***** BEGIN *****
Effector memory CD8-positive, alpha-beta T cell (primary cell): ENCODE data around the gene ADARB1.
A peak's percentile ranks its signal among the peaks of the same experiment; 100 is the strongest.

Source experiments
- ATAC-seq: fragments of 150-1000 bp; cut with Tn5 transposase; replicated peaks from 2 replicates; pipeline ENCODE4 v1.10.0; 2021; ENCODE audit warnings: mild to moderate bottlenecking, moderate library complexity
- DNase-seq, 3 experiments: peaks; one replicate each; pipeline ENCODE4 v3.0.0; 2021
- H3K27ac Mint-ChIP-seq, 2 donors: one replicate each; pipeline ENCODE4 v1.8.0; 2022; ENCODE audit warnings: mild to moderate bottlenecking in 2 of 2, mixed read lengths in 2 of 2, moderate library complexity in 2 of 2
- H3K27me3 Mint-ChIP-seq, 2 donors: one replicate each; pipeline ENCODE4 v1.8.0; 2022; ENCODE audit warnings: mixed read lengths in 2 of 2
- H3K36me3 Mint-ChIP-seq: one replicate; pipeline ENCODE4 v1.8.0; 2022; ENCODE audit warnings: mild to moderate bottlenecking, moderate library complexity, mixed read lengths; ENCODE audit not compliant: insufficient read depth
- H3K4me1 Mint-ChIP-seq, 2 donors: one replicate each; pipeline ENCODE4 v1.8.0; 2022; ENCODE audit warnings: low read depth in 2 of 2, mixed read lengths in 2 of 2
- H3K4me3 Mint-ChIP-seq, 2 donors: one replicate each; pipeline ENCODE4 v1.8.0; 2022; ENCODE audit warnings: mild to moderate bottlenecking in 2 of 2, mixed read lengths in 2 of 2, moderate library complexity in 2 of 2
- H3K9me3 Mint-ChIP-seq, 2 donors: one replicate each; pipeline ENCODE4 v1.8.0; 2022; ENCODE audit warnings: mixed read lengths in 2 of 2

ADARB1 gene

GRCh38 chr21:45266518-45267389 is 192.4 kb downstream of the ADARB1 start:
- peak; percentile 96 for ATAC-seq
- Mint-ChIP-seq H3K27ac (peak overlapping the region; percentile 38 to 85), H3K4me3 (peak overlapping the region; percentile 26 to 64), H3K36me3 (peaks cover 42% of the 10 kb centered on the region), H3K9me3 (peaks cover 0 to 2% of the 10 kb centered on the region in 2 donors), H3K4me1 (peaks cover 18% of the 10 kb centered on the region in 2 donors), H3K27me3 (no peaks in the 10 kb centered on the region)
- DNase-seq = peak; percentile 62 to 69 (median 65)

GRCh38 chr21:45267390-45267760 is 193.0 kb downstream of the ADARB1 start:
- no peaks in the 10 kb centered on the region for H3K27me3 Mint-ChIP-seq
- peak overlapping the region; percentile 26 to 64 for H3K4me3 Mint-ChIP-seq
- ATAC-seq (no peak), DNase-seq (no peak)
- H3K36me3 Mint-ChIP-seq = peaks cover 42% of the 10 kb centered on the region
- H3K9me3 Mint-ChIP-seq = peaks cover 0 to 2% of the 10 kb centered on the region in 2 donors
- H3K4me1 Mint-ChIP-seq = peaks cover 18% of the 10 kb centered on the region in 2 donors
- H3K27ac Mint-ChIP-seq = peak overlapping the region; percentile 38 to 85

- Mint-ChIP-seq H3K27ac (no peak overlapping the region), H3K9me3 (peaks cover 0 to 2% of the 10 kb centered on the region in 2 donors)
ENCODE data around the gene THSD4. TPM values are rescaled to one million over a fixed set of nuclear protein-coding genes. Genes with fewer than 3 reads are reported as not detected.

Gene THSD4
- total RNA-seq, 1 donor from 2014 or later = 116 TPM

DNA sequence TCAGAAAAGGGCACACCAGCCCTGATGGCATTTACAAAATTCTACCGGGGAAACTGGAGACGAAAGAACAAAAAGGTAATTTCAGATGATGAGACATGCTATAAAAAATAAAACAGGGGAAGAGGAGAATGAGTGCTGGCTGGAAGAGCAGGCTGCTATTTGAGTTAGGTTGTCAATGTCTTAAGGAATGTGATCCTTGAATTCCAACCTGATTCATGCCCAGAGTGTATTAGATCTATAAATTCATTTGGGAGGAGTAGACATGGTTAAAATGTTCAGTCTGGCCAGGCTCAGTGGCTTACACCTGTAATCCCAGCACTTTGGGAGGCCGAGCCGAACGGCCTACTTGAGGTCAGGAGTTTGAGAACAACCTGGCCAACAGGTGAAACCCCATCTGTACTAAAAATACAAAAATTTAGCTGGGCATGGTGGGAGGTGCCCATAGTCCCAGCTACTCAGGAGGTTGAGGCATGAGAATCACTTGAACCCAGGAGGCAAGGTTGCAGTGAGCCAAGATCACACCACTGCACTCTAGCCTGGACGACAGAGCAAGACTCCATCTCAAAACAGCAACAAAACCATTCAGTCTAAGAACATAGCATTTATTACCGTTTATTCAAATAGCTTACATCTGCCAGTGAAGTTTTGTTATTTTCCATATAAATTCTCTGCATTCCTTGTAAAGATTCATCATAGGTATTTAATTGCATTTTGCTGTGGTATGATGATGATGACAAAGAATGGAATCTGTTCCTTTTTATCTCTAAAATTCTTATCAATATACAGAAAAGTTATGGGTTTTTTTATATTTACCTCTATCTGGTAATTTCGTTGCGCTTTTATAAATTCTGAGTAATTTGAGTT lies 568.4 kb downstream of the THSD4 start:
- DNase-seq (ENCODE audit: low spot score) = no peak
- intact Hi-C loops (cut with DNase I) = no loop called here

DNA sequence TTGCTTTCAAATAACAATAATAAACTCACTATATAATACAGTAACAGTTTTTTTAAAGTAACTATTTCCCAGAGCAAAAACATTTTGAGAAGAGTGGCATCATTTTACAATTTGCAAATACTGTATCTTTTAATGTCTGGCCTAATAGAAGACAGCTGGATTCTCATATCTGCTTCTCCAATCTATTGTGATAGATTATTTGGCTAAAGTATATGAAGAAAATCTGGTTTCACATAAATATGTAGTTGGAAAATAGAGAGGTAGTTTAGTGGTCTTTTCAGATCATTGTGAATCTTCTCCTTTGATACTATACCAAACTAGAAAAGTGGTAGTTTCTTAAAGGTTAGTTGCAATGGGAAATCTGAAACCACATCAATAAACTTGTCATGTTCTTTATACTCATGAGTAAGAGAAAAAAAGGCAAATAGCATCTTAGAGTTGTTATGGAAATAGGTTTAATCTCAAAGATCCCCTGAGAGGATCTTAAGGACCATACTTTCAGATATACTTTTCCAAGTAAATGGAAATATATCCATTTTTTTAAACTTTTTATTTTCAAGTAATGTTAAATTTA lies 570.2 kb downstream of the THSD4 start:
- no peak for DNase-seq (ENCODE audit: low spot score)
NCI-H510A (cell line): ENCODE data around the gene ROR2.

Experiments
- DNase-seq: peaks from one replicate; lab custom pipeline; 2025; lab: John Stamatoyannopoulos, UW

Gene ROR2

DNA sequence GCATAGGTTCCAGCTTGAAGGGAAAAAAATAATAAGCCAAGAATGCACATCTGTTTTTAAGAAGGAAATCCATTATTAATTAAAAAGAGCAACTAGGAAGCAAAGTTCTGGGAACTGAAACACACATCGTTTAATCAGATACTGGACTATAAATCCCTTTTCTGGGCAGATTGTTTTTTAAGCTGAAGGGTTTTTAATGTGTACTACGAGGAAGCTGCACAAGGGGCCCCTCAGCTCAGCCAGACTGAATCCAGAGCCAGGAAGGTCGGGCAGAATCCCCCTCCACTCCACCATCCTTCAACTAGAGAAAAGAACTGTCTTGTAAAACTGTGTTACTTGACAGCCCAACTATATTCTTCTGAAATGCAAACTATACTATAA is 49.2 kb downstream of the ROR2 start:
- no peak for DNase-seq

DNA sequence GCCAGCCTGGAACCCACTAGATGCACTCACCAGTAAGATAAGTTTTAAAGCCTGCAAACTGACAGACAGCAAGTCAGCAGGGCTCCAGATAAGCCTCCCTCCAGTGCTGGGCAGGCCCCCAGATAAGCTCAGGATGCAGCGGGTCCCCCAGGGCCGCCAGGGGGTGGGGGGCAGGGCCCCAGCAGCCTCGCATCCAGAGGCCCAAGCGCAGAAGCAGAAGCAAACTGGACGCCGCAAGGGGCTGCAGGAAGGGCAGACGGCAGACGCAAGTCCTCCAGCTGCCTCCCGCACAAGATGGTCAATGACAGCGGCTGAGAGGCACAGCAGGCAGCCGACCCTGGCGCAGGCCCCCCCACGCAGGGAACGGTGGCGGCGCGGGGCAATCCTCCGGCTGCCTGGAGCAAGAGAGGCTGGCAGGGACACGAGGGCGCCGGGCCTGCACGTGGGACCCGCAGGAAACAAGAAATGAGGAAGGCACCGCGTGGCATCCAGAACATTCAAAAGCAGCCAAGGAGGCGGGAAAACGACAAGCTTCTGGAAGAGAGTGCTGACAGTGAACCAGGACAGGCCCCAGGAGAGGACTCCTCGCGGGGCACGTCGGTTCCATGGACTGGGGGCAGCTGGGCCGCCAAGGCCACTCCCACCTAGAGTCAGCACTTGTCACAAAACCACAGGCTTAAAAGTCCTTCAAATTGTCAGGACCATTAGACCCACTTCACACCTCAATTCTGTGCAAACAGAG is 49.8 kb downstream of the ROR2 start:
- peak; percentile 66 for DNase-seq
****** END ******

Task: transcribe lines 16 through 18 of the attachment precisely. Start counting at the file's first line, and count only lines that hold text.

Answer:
- DNase-seq = peak; percentile 62 to 69 (median 65)

GRCh38 chr21:45267390-45267760 is 193.0 kb downstream of the ADARB1 start:
- no peaks in the 10 kb centered on the region for H3K27me3 Mint-ChIP-seq